In 2002, a group of parents and relatives of children with autism, disappointed by the lack of adequate support and help for their children, came together to start a charity Autism Treatment Trust (ATT), to serve as a voice and bring attention to healthcare professionals of the need for help and support in bringing up a child diagnosed with autism.
In 2006, a clinic was set up in Edinburgh to provide a diagnostic service, and access to biomedical, nutritional, and behavioural interventions to tackle the various medical and behavioural issues observed in children with autism. It has always been believed that the earlier an intervention is started the better the chance of alleviating some, if not most of the problems seen in these children.
In 2013, Dr Lorene Amet, Principal Scientist at ATT started a new clinic called Autism Treatment Plus (AT+) which has continued to provide services to children with autism.
For over 15 years, with the help of a dedicated team of scientists, medical doctors, behaviourists, and a large number of volunteers, AT+ has provided access to diagnostic services, and dietary, nutritional and behavioural advice and support to over 1000 families in the UK and from overseas.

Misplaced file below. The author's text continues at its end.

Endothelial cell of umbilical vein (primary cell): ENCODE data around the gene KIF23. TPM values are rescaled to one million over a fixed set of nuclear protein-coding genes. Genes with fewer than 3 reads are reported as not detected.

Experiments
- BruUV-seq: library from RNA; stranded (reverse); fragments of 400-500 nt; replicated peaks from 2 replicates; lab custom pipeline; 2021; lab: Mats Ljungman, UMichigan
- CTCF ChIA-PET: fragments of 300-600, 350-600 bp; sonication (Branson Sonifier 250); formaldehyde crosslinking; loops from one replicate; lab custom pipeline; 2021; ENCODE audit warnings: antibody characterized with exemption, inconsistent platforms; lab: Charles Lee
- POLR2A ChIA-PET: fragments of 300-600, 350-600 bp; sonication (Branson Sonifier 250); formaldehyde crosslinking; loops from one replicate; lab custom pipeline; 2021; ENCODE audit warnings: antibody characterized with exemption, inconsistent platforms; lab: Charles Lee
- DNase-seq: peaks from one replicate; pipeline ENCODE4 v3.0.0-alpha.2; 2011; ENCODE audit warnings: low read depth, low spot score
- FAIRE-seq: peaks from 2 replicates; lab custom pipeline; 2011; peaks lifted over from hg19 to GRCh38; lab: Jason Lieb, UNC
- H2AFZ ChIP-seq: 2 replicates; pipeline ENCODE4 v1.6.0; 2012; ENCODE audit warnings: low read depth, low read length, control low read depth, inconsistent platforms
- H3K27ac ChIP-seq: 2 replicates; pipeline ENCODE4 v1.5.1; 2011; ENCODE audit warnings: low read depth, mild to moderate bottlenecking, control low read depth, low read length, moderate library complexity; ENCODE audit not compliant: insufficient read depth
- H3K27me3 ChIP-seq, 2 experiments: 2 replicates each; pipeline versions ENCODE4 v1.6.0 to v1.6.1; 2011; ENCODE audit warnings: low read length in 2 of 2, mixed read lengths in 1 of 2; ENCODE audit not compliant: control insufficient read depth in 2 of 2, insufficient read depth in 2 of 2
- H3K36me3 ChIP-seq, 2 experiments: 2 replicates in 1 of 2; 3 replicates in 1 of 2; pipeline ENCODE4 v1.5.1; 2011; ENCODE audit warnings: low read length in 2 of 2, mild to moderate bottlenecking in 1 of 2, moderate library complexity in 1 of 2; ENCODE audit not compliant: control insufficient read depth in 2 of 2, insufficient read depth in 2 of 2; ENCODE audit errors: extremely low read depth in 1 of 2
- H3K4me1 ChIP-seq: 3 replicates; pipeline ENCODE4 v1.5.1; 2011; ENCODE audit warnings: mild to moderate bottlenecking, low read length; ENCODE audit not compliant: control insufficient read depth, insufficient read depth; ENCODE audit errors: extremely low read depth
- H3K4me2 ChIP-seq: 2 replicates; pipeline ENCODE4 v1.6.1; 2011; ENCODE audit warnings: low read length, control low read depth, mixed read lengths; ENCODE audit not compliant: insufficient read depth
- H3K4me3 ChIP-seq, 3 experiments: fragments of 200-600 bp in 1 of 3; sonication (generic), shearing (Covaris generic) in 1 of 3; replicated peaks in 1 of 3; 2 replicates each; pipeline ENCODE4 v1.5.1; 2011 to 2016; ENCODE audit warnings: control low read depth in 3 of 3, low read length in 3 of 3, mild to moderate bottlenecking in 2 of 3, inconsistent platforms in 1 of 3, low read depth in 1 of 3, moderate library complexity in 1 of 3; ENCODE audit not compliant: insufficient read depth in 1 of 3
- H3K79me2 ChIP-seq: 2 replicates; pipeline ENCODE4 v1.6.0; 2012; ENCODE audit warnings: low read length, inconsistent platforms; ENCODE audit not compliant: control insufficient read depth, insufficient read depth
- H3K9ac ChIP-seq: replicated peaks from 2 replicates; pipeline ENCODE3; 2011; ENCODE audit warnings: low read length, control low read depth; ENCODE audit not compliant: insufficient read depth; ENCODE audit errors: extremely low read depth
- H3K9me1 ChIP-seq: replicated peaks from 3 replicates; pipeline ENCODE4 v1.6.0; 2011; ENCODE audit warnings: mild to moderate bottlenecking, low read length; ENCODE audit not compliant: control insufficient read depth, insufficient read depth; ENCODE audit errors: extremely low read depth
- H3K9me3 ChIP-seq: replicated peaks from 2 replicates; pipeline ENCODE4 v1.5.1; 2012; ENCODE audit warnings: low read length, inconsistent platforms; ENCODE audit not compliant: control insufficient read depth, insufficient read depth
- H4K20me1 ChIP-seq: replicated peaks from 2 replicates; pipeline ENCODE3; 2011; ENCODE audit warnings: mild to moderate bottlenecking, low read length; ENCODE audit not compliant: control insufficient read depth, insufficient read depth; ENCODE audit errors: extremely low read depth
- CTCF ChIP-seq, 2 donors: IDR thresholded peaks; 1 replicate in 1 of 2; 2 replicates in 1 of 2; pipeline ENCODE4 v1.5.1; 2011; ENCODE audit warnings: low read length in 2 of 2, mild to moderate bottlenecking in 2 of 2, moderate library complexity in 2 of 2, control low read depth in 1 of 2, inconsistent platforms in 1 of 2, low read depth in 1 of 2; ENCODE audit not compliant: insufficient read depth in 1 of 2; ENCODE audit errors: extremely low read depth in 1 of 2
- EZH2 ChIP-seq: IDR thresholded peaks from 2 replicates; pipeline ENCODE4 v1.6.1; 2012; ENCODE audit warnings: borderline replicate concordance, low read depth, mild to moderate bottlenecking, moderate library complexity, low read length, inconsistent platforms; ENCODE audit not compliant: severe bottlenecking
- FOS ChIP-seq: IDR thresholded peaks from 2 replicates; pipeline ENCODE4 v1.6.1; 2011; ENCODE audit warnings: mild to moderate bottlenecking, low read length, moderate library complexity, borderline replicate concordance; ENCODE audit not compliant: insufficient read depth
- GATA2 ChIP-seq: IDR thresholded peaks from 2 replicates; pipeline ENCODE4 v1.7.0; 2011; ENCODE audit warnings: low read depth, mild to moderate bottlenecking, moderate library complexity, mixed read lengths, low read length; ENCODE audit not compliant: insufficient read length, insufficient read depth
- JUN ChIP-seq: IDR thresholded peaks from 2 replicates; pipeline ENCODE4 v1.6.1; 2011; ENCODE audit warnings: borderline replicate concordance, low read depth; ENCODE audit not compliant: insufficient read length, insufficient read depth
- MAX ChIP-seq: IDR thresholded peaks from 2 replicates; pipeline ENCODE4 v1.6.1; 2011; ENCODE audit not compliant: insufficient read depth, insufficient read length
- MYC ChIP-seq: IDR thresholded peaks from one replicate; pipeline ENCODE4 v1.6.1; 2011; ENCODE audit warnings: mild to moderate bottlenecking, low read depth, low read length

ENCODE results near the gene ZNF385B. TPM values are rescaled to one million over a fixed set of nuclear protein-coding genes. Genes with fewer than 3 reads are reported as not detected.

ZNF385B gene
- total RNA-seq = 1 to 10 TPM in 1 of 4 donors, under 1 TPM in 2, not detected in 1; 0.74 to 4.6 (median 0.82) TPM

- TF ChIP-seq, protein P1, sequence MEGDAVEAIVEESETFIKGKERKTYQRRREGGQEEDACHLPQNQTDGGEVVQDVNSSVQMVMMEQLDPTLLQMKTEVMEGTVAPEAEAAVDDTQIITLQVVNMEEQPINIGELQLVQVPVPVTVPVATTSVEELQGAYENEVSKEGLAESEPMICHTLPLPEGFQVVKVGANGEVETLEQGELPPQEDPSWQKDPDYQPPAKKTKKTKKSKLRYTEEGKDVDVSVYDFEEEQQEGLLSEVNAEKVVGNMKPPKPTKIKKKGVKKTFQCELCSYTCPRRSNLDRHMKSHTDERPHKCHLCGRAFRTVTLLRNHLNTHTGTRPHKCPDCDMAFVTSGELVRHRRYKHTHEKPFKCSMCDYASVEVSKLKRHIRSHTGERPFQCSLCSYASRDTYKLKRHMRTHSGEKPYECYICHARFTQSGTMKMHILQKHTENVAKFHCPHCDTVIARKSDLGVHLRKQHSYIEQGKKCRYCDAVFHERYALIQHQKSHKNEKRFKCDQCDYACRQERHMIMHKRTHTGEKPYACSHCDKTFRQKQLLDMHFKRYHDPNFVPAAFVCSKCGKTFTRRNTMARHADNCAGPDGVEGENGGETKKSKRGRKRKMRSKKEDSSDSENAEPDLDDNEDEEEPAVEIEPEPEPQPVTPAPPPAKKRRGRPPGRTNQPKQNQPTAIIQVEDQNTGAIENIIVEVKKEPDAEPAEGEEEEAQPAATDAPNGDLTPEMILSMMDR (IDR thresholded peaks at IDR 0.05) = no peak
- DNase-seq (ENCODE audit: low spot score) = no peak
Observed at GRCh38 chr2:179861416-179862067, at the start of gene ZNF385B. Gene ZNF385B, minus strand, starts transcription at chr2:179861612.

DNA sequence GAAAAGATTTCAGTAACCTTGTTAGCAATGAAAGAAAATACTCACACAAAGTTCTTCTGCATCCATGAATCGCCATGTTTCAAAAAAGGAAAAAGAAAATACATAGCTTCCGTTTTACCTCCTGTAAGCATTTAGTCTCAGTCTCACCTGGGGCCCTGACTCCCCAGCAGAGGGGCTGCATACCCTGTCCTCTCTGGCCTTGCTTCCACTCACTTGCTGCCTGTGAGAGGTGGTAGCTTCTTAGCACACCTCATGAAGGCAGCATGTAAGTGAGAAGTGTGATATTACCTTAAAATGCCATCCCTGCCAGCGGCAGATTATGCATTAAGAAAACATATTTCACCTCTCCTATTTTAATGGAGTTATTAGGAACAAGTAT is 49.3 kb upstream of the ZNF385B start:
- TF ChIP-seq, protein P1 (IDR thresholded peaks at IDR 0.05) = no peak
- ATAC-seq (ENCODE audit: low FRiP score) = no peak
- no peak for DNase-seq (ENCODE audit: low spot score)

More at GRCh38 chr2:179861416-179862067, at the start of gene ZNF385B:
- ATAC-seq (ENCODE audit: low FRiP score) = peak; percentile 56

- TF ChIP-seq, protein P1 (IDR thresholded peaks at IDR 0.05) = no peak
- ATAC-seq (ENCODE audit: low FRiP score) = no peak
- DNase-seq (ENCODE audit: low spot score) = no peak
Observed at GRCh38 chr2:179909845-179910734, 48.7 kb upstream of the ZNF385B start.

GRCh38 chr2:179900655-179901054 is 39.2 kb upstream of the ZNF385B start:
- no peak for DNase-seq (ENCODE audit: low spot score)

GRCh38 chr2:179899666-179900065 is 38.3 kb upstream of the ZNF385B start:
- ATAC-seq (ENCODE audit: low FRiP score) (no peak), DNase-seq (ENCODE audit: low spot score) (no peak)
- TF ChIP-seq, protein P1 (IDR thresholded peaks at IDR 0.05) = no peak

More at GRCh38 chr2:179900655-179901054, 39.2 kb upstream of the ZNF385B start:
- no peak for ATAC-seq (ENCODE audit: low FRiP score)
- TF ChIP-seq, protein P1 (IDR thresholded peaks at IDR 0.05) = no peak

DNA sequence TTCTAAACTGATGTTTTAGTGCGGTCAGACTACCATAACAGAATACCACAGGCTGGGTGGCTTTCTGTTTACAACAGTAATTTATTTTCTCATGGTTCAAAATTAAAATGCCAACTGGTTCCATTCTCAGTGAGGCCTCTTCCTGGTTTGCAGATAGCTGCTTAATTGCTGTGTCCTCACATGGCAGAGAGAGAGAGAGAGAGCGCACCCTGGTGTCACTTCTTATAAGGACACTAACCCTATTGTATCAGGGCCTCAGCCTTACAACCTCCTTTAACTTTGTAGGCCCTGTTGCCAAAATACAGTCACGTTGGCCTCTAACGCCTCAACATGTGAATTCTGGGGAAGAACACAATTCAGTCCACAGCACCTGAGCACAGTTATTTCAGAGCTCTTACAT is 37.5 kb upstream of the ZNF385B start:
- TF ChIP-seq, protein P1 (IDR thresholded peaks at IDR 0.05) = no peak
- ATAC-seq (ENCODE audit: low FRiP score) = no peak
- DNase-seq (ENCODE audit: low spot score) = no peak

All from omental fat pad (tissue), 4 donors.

AT+ has organised a number of public events, including workshops, training of professionals in the use of diagnostic tools (ADOS and ADI-R), and a number of international conferences. AT+ also sought to bring the realities of the condition and the possible courses of intervention to the attention of healthcare professionals and public policy makers with mixed results.
Our approach to Autism, that it is not wholly or mainly genetic in origin and as such can be treated, has moved some distance from the periphery of scientific thought and although it is not yet accepted by the mainstream there is far greater awareness of this view and evidence that demands it to be taken seriously.